Trinity Mirror shares slide on hacking allegations

Trinity Mirror

Last Updated at 24 Dec 2014, 07:30 ET Trinity Mirror twelve month chart
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Shares in Trinity Mirror slid 16% on Friday as the media group's newspapers face allegations of phone hacking.

Ex-England football manager Sven-Goran Eriksson is among four people taking legal action against the group's print business, Mirror Group Newspapers.

The claims against the publisher of the Daily and Sunday Mirror and the People were filed at the High Court on Monday.

Mr Eriksson's claim relates to a time when Piers Morgan edited the Daily Mirror. Mr Morgan denies phone hacking.

Trinity Mirror, which owns Mirror Group, has declined to comment.

Trinity Mirror's shares have fallen a total of 30% in the last week and a half.

It reverses half of the stock market gains enjoyed by the media group since announcing the departure of its controversial chief executive Sly Bailey and a surprise bounce in profits over the summer.

Ms Bailey has since been replaced by the former HMV boss Simon Fox.

Friday's share price drop came after High Court judge Mr Justice Vos, who has presided over similar cases brought against News International, said that he would handle all four of the cases against Trinity Mirror, according to reports in the Guardian and Independent newspapers.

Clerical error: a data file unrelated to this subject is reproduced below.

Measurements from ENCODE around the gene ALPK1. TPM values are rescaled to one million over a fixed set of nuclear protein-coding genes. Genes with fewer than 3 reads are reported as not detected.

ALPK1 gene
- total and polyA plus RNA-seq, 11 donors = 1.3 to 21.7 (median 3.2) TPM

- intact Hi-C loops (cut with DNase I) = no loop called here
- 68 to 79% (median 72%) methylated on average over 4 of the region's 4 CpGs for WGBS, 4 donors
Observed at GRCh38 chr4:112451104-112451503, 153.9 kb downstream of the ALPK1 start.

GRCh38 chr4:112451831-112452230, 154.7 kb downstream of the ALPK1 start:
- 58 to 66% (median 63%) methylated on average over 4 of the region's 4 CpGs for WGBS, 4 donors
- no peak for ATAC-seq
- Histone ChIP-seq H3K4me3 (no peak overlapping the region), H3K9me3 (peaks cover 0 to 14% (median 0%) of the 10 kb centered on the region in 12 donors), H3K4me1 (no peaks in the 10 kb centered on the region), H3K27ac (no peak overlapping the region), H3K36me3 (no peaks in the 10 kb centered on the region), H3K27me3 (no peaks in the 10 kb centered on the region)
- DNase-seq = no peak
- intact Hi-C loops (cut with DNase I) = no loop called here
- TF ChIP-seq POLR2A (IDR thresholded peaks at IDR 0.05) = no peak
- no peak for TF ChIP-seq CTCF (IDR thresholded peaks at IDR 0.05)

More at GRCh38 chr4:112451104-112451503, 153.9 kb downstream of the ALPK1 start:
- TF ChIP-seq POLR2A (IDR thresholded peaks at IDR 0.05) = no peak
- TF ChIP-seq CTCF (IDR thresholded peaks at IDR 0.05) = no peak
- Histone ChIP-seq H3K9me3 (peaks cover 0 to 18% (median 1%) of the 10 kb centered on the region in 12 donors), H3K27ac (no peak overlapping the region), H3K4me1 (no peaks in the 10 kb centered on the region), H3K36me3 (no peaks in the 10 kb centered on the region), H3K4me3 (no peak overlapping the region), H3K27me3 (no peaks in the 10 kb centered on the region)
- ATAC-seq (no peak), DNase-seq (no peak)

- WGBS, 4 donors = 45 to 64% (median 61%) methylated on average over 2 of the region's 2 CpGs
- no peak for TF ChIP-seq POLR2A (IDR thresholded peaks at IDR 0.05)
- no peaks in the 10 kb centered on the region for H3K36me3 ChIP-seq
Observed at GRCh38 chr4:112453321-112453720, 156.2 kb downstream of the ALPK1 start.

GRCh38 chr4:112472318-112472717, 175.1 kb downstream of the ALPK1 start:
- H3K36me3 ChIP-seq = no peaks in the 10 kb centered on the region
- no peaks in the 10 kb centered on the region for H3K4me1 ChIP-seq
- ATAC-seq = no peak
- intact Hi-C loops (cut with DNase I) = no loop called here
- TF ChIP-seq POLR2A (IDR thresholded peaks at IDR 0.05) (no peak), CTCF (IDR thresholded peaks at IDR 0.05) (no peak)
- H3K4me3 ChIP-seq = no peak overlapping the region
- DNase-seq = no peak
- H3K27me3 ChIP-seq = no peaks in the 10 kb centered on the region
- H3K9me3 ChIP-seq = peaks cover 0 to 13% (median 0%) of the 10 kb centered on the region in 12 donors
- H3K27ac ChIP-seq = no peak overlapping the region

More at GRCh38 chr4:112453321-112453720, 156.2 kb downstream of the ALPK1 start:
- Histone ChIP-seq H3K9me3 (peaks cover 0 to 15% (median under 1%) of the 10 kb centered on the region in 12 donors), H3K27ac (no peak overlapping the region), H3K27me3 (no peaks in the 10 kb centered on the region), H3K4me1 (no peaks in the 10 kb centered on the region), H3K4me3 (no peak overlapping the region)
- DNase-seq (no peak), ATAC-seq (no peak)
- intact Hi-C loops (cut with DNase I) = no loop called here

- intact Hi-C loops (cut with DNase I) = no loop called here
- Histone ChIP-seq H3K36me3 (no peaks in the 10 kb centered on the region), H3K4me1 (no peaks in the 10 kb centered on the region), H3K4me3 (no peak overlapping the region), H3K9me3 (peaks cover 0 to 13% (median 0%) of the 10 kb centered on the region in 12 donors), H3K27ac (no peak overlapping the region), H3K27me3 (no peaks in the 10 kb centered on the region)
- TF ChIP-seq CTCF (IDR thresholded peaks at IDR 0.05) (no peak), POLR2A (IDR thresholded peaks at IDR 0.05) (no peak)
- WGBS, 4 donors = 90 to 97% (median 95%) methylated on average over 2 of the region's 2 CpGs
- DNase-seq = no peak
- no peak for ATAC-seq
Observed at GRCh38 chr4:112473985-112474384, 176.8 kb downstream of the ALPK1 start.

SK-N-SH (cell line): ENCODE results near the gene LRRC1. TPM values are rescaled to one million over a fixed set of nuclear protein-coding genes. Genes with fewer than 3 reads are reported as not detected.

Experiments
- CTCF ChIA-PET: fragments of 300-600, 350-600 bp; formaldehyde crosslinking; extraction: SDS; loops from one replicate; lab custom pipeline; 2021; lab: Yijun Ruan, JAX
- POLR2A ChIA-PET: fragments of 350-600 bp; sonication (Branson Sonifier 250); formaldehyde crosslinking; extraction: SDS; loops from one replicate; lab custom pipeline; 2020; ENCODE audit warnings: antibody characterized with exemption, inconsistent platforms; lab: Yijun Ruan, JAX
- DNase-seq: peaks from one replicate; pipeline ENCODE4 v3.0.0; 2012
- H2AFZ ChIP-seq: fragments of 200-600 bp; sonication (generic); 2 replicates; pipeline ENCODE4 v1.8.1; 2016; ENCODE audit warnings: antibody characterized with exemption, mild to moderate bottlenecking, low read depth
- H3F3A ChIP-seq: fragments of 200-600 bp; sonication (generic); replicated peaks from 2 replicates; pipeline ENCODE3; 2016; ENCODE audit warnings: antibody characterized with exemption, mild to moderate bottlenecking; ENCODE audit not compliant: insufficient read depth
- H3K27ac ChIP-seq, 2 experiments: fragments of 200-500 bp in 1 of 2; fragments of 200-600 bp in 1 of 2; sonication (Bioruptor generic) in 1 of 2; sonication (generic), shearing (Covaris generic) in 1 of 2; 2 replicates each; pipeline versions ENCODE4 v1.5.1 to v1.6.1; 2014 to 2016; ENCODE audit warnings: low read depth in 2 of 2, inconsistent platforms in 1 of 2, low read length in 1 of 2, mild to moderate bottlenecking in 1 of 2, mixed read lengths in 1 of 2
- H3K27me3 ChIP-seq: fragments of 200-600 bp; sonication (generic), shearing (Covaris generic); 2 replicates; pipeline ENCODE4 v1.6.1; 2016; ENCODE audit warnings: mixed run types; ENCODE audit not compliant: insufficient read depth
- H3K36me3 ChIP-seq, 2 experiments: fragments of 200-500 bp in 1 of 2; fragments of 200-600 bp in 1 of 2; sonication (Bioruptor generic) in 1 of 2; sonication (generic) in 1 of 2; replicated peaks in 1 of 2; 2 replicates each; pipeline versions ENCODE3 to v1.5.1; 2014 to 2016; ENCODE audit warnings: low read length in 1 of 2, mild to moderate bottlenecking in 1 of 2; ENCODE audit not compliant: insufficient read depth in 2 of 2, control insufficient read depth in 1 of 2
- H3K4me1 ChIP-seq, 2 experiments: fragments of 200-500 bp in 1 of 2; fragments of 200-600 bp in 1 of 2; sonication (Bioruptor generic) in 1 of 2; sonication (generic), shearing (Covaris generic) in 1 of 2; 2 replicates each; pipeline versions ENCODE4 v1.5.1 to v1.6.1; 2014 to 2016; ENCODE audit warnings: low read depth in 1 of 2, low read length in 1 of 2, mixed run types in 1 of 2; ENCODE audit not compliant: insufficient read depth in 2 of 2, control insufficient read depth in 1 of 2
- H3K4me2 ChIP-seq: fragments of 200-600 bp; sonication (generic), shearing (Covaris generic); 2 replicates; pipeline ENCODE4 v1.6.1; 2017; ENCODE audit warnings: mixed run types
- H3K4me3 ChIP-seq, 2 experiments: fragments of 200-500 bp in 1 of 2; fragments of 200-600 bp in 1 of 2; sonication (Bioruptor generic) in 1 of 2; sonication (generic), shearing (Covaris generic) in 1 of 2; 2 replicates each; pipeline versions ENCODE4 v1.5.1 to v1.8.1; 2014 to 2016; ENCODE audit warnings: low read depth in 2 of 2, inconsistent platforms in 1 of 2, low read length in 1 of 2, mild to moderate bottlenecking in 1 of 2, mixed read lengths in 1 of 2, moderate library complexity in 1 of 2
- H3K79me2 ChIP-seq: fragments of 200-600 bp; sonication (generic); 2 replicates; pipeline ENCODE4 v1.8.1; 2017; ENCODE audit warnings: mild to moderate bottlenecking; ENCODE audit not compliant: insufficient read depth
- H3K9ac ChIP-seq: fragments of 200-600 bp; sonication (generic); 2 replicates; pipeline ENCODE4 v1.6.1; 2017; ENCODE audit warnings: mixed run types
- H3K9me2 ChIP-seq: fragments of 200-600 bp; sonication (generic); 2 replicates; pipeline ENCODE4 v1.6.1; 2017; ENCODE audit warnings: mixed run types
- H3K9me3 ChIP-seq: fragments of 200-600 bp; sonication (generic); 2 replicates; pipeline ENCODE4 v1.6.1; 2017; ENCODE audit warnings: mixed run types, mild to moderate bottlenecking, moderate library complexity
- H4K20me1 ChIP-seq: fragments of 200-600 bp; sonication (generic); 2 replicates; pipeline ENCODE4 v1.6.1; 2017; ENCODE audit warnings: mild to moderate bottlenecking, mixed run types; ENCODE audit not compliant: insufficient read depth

The three other claimants are Coronation Street actress Shobna Gulati, who plays Sunita Alahan; Abbie Gibson, a former nanny for the Beckham family; and Garry Flitcroft, the former captain of Blackburn Rovers football team.

Piers Morgan at the Leveson Inquiry: December 2011

Until now, the UK phone-hacking scandal has centred on Rupert Murdoch's News International and the now defunct Sunday tabloid the News of the World.

This is the first legal action in the scandal against another newspaper group.

Mr Morgan, who is now a chat show host for US broadcaster CNN, was questioned about phone hacking during his appearance at the Leveson Inquiry - the independent probe set up by the government into the culture and ethics of the UK newspaper industry.

During his appearance, he repeated his denials of any knowledge or involvement in the illegal practice.

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